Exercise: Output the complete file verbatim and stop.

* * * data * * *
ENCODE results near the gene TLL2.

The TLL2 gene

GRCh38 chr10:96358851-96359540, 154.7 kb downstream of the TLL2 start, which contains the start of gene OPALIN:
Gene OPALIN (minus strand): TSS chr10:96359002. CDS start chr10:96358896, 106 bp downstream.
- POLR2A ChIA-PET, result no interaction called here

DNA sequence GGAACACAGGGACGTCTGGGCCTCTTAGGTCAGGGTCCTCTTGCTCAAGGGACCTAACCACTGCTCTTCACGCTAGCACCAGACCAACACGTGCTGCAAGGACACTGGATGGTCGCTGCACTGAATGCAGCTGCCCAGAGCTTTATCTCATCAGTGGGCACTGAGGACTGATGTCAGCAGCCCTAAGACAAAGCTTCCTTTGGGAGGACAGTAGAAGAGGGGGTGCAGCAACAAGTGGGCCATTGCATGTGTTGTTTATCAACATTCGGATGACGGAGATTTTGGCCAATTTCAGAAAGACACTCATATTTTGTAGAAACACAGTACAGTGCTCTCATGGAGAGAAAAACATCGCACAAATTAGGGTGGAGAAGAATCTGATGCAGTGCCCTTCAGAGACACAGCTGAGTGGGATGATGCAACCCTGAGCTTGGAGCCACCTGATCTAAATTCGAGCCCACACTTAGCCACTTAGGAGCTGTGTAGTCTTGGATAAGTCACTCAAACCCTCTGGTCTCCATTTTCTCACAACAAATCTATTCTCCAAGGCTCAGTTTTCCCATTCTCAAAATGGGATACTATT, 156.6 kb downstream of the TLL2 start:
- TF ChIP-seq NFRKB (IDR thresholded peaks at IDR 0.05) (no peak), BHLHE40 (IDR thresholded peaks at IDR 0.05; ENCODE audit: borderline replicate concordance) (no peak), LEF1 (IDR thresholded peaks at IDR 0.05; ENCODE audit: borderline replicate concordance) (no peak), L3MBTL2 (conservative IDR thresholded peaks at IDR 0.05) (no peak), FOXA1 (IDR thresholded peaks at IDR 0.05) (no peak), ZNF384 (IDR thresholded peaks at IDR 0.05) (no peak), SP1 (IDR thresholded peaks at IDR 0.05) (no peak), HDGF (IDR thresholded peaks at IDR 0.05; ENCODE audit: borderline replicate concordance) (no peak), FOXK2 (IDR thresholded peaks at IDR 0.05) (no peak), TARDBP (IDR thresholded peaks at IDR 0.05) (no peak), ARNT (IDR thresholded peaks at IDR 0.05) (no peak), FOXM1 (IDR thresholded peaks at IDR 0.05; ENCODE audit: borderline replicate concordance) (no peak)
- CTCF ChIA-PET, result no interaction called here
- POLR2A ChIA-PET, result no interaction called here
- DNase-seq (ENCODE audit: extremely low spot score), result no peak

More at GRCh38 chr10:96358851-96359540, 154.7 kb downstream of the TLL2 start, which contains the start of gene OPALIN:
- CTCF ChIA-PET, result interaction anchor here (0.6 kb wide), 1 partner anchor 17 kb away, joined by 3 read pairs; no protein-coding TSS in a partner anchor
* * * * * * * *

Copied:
ENCODE results near the gene TLL2.

The TLL2 gene

GRCh38 chr10:96358851-96359540, 154.7 kb downstream of the TLL2 start, which contains the start of gene OPALIN:
Gene OPALIN (minus strand): TSS chr10:96359002. CDS start chr10:96358896, 106 bp downstream.
- POLR2A ChIA-PET, result no interaction called here

DNA sequence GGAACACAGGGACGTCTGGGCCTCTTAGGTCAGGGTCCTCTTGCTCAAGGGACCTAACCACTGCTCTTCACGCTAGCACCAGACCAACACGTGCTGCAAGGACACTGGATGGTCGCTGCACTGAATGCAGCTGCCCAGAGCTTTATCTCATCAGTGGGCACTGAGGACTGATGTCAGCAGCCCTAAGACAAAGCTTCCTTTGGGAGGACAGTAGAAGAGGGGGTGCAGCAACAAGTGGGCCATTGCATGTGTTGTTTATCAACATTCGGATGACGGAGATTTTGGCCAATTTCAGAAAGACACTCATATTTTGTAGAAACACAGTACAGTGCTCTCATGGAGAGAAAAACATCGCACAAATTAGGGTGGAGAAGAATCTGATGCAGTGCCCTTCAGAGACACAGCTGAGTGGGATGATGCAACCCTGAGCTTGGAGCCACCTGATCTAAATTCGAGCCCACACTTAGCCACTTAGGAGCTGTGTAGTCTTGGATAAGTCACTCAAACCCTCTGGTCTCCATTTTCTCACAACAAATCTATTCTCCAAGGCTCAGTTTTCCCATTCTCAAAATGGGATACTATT, 156.6 kb downstream of the TLL2 start:
- TF ChIP-seq NFRKB (IDR thresholded peaks at IDR 0.05) (no peak), BHLHE40 (IDR thresholded peaks at IDR 0.05; ENCODE audit: borderline replicate concordance) (no peak), LEF1 (IDR thresholded peaks at IDR 0.05; ENCODE audit: borderline replicate concordance) (no peak), L3MBTL2 (conservative IDR thresholded peaks at IDR 0.05) (no peak), FOXA1 (IDR thresholded peaks at IDR 0.05) (no peak), ZNF384 (IDR thresholded peaks at IDR 0.05) (no peak), SP1 (IDR thresholded peaks at IDR 0.05) (no peak), HDGF (IDR thresholded peaks at IDR 0.05; ENCODE audit: borderline replicate concordance) (no peak), FOXK2 (IDR thresholded peaks at IDR 0.05) (no peak), TARDBP (IDR thresholded peaks at IDR 0.05) (no peak), ARNT (IDR thresholded peaks at IDR 0.05) (no peak), FOXM1 (IDR thresholded peaks at IDR 0.05; ENCODE audit: borderline replicate concordance) (no peak)
- CTCF ChIA-PET, result no interaction called here
- POLR2A ChIA-PET, result no interaction called here
- DNase-seq (ENCODE audit: extremely low spot score), result no peak

More at GRCh38 chr10:96358851-96359540, 154.7 kb downstream of the TLL2 start, which contains the start of gene OPALIN:
- CTCF ChIA-PET, result interaction anchor here (0.6 kb wide), 1 partner anchor 17 kb away, joined by 3 read pairs; no protein-coding TSS in a partner anchor